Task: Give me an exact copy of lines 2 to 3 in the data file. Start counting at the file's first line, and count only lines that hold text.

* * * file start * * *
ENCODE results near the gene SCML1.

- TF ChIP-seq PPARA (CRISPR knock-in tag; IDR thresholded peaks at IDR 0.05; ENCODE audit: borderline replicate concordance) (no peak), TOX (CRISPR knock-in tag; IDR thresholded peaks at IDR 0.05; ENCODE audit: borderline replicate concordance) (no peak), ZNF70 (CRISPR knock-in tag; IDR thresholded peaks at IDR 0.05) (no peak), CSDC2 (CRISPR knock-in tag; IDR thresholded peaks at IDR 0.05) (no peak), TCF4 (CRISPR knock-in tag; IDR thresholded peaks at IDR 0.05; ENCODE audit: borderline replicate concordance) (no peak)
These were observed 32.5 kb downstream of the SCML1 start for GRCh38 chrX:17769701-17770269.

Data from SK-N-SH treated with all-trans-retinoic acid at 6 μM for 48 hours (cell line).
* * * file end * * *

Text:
- TF ChIP-seq PPARA (CRISPR knock-in tag; IDR thresholded peaks at IDR 0.05; ENCODE audit: borderline replicate concordance) (no peak), TOX (CRISPR knock-in tag; IDR thresholded peaks at IDR 0.05; ENCODE audit: borderline replicate concordance) (no peak), ZNF70 (CRISPR knock-in tag; IDR thresholded peaks at IDR 0.05) (no peak), CSDC2 (CRISPR knock-in tag; IDR thresholded peaks at IDR 0.05) (no peak), TCF4 (CRISPR knock-in tag; IDR thresholded peaks at IDR 0.05; ENCODE audit: borderline replicate concordance) (no peak)
These were observed 32.5 kb downstream of the SCML1 start for GRCh38 chrX:17769701-17770269.